The official student newspaper of University of Wisconsin-Eau Claire since 1923.

The Spectator

The official student newspaper of University of Wisconsin-Eau Claire since 1923.

The Spectator

The official student newspaper of University of Wisconsin-Eau Claire since 1923.

The Spectator

Across the Pond

A glimpse of the lovely memories I’ve made in Winchester, Dublin and Edinburgh
Photo by Maggie O’Brien
Across the Pond visual made by Maggie O’Brien.

Editors note: “Across the Pond” is an ongoing column in which freelance writers Ella Freeman, Kyra Price and Maggie O’Brien will be writing about their study abroad experiences in Winchester, England and across Europe.

After over a month of living in the lovely old city that is Winchester, my life has undergone a bit of a paradigm shift. 

The most notable difference in my day-to-day life is the way time passes. Days stretch by with a sweet slowness that my busy schedule in Eau Claire could never afford. 

I often find myself lingering in cafes with a book or a journal, rather than racing from work to class to my internship. One of my favorite coffee shops I’ve encountered so far is Mulberry & Thyme, which sits just behind a garden center.

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Mulberry & Thyme cafe is the perfect little haven on a rainy day in Winchester. (Photo by Maggie O’Brien)

It’s commonplace for my Mondays and Wednesdays to be spent reading a novel cover to cover as I don’t have any lectures on these days. 

In fact, I only have a total of eight hours of lectures per week — at The University of Winchester, a full schedule consists of four modules (classes) that meet for lecture and seminar once a week, usually for two hours. 

That’s not to say my modules at Winchester aren’t academically challenging — the reading load here is immense — but my responsibilities outside of school are far fewer. 

Last semester, I juggled two jobs, six classes and an internship. Here in Winchester, my schedule is a lot freer, which allows me to indulge in exploring this magnificent, historic city while spending time with old and new friends. 

This hiatus from the ever-productive schedule I endured in Eau Claire has been wonderful and quite revealing of American attitudes about work-life balance.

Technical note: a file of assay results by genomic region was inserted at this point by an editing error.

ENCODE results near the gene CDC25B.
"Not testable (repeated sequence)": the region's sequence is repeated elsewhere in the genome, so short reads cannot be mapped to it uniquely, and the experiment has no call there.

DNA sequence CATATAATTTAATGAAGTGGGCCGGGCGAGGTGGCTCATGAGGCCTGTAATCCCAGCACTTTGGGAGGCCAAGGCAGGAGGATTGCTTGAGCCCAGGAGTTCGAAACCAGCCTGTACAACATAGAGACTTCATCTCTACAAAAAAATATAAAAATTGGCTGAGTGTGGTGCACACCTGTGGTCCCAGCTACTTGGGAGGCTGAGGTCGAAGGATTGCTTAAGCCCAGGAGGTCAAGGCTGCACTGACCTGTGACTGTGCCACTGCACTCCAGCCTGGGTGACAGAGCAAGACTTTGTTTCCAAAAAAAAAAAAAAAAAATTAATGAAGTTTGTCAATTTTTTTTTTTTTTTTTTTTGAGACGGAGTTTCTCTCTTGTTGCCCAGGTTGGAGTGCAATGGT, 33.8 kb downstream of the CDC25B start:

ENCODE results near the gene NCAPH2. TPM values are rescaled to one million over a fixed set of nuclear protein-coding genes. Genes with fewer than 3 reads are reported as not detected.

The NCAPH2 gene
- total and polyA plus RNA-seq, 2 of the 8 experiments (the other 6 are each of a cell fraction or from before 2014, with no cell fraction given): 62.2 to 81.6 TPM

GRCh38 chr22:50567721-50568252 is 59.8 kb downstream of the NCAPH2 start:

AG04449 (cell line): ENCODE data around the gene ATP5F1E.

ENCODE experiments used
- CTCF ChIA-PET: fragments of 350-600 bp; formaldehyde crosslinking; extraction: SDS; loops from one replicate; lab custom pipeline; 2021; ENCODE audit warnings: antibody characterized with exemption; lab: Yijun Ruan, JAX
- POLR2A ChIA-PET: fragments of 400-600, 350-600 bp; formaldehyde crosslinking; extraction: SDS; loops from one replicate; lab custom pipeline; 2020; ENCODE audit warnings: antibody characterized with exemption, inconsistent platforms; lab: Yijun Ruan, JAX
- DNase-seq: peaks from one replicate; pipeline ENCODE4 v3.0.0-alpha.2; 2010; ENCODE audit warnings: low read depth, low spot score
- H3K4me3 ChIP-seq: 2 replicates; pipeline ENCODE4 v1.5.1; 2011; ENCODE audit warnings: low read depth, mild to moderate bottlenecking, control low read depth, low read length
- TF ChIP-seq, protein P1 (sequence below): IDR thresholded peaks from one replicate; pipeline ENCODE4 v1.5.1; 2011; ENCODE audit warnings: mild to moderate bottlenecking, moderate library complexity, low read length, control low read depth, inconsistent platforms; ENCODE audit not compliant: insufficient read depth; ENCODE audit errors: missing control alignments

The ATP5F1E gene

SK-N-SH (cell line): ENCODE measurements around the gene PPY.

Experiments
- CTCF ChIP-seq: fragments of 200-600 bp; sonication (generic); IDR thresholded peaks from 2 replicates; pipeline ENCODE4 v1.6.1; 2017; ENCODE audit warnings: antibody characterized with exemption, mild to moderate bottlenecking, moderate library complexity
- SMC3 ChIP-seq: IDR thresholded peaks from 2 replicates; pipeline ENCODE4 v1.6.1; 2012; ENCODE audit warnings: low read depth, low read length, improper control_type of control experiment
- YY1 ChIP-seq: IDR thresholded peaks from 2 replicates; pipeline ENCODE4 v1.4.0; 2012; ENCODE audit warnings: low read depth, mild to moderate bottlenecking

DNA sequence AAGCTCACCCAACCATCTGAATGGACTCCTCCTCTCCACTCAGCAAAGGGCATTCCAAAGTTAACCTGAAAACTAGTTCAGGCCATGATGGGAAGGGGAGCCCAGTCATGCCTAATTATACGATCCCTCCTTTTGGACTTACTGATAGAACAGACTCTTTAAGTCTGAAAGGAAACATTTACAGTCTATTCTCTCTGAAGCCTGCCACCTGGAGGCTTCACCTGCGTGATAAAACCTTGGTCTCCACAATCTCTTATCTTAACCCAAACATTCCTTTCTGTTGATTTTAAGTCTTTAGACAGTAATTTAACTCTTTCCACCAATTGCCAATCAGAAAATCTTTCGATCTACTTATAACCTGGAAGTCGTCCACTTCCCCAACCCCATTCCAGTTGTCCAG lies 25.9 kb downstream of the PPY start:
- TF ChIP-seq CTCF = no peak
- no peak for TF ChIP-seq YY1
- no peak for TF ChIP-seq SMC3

However, being so steeped in productivity culture, I sometimes find it difficult to embrace this more relaxed lifestyle while I have the chance. 

Luckily, I have two of my best friends from UW-Eau Claire here with me, so we can discuss our occasional struggles together and help each other through them. 

An additional difference I’ve encountered in England is the ease of travel. Located in the South of England, the whole of Europe is just a quick flight, train or ferry away from me. The world is quite literally at my fingertips for the first time in my life.

After three weeks of normal timetables, a reading week took place — a week free of lectures that’s set aside to be used to catch up on any assigned reading and school work. 

Most students head home for reading week, but my friends and I were eager to begin our travels. I embarked on a journey to Ireland and Scotland with my fellow freelance writer, Ella, and our friend Ellen.

Our first destination was Dublin. We stayed in a quaint Airbnb in Portmarnock, which was about a twenty minute DART ride from Dublin city center. 

During our time in Ireland, we hiked the Howth cliffs and Bray Head, and, of course, explored darling Dublin. 

The cliffs of Howth were set alight with tiny yellow gorse flowers. (Photo by Maggie O’Brien)

After four wonderful days in Ireland, we hopped on a tiny plane to Edinburgh. There, we stayed in a slightly-sketchy hotel. The horrors of a windowless hotel room were more than worth it to experience the ancient beauty of the city. 

In Edinburgh, we wandered through The National Gallery of Scotland, The Writer’s Museum, gazed at the Scott Monument and so on. The city was reminiscent of so many beloved childhood films, and I could happily walk each street and turn for days on end. 

After seven days of incredible fun, we took a train from Edinburgh to London, which boasted breathtaking views of the ocean, sheep, and the Scottish countryside at sunset. The train served as a perfect wrap to our brief trip, and I’m beyond glad we decided to travel via rail on our way back “home.”

Though the many differences about life in Winchester can sometimes be a source of emotional turbulence, they are more often than not exciting and challenging in the best way. 

Every day offers potential to try or see something that I’ve never done or seen before, and I can never emphasize enough how life-changing it is to study and experience life in a new country. 

O’Brien can be reached at [email protected]

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